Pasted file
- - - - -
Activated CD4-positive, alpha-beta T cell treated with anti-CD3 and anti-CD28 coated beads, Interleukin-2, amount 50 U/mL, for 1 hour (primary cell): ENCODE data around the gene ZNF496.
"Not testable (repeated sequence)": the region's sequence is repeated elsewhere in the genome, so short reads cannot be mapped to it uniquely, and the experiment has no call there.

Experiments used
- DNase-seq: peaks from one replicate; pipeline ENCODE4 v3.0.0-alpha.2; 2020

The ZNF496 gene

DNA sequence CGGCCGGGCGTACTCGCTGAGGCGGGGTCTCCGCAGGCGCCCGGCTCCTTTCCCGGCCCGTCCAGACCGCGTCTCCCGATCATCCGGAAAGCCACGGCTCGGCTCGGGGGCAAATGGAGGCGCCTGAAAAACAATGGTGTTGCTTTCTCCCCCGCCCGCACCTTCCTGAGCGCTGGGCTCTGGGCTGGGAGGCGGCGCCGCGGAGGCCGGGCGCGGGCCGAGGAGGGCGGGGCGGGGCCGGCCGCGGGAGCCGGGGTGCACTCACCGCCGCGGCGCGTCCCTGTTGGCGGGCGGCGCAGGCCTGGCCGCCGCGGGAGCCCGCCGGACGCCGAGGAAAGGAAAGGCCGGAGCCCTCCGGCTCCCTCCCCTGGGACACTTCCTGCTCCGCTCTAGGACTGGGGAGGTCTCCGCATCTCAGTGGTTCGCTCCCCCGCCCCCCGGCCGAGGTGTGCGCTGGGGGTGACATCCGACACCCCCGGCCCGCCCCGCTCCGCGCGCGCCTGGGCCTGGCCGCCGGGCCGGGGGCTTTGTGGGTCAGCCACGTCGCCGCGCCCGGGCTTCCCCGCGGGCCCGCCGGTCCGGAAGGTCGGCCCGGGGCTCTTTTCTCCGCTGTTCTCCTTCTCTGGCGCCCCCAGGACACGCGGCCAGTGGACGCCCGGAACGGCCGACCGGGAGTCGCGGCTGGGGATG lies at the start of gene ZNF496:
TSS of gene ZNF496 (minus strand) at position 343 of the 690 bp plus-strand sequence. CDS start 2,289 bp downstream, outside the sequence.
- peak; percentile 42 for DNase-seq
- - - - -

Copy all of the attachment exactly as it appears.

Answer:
Activated CD4-positive, alpha-beta T cell treated with anti-CD3 and anti-CD28 coated beads, Interleukin-2, amount 50 U/mL, for 1 hour (primary cell): ENCODE data around the gene ZNF496.
"Not testable (repeated sequence)": the region's sequence is repeated elsewhere in the genome, so short reads cannot be mapped to it uniquely, and the experiment has no call there.

Experiments used
- DNase-seq: peaks from one replicate; pipeline ENCODE4 v3.0.0-alpha.2; 2020

The ZNF496 gene

DNA sequence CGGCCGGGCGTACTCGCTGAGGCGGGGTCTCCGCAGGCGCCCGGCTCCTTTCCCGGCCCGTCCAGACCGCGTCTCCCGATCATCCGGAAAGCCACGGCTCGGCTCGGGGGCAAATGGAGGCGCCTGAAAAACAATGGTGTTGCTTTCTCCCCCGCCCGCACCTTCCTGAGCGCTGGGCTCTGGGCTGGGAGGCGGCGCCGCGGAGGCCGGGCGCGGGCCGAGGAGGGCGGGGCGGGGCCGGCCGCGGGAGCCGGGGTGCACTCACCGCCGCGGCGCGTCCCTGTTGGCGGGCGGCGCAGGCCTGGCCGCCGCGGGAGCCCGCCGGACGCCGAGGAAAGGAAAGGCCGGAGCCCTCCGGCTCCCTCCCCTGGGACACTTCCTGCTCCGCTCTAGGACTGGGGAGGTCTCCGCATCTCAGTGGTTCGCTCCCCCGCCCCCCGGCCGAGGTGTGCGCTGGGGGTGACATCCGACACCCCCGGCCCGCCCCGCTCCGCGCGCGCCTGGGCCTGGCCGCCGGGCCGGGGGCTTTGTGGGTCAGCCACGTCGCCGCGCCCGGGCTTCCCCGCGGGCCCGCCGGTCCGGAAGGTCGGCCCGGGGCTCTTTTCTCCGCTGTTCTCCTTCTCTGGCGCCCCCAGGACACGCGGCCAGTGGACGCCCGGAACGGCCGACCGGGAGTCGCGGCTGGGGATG lies at the start of gene ZNF496:
TSS of gene ZNF496 (minus strand) at position 343 of the 690 bp plus-strand sequence. CDS start 2,289 bp downstream, outside the sequence.
- peak; percentile 42 for DNase-seq